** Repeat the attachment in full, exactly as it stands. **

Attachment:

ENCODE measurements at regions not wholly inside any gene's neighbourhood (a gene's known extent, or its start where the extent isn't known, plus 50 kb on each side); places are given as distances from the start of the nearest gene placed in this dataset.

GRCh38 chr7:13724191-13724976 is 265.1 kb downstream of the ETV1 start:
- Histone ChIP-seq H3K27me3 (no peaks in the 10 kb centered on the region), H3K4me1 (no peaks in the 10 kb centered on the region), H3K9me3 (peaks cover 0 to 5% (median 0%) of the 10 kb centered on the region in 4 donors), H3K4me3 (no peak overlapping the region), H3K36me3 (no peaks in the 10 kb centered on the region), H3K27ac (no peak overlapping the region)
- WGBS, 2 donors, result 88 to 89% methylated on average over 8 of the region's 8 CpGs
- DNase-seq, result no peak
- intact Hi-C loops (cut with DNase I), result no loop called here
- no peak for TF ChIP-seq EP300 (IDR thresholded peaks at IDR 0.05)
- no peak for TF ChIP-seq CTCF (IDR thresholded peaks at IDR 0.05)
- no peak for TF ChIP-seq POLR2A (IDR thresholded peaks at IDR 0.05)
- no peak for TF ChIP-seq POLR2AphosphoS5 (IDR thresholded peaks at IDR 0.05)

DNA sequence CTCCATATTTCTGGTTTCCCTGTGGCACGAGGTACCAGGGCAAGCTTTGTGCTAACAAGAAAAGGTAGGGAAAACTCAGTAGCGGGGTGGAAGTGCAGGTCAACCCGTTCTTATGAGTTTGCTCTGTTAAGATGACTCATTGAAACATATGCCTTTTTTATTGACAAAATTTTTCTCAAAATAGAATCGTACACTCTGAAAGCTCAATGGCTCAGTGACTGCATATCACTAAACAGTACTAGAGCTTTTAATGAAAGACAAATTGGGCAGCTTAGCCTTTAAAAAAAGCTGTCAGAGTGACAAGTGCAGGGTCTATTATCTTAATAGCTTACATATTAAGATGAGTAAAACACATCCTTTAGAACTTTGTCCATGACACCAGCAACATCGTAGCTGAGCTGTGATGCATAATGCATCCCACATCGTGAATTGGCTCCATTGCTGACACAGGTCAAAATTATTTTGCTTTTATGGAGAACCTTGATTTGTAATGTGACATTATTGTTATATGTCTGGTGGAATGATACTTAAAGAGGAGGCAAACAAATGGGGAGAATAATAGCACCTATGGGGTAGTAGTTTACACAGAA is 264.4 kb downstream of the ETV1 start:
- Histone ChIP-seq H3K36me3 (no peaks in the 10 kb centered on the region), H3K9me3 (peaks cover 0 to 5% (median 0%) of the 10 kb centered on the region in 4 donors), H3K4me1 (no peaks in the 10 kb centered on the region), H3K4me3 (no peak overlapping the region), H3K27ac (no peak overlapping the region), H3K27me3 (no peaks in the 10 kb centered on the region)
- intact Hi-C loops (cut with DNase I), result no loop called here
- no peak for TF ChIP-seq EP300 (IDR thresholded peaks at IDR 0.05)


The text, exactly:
ENCODE measurements at regions not wholly inside any gene's neighbourhood (a gene's known extent, or its start where the extent isn't known, plus 50 kb on each side); places are given as distances from the start of the nearest gene placed in this dataset.

GRCh38 chr7:13724191-13724976 is 265.1 kb downstream of the ETV1 start:
- Histone ChIP-seq H3K27me3 (no peaks in the 10 kb centered on the region), H3K4me1 (no peaks in the 10 kb centered on the region), H3K9me3 (peaks cover 0 to 5% (median 0%) of the 10 kb centered on the region in 4 donors), H3K4me3 (no peak overlapping the region), H3K36me3 (no peaks in the 10 kb centered on the region), H3K27ac (no peak overlapping the region)
- WGBS, 2 donors, result 88 to 89% methylated on average over 8 of the region's 8 CpGs
- DNase-seq, result no peak
- intact Hi-C loops (cut with DNase I), result no loop called here
- no peak for TF ChIP-seq EP300 (IDR thresholded peaks at IDR 0.05)
- no peak for TF ChIP-seq CTCF (IDR thresholded peaks at IDR 0.05)
- no peak for TF ChIP-seq POLR2A (IDR thresholded peaks at IDR 0.05)
- no peak for TF ChIP-seq POLR2AphosphoS5 (IDR thresholded peaks at IDR 0.05)

DNA sequence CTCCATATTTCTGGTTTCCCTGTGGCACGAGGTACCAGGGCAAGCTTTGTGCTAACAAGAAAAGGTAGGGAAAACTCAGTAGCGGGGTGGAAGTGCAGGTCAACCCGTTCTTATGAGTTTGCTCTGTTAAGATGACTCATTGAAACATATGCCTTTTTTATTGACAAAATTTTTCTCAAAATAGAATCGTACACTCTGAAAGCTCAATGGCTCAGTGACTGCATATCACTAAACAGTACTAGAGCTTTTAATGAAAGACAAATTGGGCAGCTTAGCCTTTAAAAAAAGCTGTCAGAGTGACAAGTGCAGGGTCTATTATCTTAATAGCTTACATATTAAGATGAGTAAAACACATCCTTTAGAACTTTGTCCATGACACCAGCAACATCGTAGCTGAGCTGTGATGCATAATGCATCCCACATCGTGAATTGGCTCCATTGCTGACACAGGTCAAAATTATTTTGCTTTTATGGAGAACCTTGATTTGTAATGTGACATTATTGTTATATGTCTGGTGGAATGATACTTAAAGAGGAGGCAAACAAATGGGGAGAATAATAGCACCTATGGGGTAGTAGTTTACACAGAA is 264.4 kb downstream of the ETV1 start:
- Histone ChIP-seq H3K36me3 (no peaks in the 10 kb centered on the region), H3K9me3 (peaks cover 0 to 5% (median 0%) of the 10 kb centered on the region in 4 donors), H3K4me1 (no peaks in the 10 kb centered on the region), H3K4me3 (no peak overlapping the region), H3K27ac (no peak overlapping the region), H3K27me3 (no peaks in the 10 kb centered on the region)
- intact Hi-C loops (cut with DNase I), result no loop called here
- no peak for TF ChIP-seq EP300 (IDR thresholded peaks at IDR 0.05)